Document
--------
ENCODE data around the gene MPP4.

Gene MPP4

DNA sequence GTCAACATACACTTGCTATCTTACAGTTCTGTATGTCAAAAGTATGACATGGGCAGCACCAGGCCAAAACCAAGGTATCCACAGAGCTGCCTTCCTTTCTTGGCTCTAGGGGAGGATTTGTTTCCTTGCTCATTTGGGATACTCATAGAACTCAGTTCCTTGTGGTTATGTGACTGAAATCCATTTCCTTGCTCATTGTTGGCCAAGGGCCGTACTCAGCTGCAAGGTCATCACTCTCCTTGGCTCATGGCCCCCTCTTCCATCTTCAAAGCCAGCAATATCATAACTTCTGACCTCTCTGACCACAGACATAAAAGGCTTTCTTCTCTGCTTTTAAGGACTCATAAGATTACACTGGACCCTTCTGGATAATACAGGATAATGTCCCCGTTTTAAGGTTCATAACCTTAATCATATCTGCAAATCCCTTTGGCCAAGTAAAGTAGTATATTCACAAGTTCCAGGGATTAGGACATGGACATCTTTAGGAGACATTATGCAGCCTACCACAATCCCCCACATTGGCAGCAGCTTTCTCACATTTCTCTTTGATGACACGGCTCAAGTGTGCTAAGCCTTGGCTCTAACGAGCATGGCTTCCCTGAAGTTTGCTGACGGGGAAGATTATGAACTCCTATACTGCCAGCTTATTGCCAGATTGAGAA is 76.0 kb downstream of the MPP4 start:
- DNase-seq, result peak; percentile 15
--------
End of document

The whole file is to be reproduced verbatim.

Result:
ENCODE data around the gene MPP4.

Gene MPP4

DNA sequence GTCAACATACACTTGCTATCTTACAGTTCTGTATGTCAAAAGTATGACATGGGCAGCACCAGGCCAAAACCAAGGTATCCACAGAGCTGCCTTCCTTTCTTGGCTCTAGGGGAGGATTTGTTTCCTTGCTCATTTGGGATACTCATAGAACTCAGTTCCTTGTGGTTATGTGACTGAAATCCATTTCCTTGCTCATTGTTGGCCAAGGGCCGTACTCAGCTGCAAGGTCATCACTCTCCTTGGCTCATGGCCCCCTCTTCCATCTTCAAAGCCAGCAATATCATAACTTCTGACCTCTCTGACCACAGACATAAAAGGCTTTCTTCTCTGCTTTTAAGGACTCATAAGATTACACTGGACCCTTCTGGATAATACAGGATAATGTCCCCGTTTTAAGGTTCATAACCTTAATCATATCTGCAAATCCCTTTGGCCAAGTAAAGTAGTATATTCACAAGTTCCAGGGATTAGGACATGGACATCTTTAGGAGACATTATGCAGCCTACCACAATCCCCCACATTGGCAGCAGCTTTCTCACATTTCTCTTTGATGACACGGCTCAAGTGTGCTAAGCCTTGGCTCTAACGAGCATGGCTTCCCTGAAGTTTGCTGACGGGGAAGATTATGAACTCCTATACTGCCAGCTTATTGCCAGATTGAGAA is 76.0 kb downstream of the MPP4 start:
- DNase-seq, result peak; percentile 15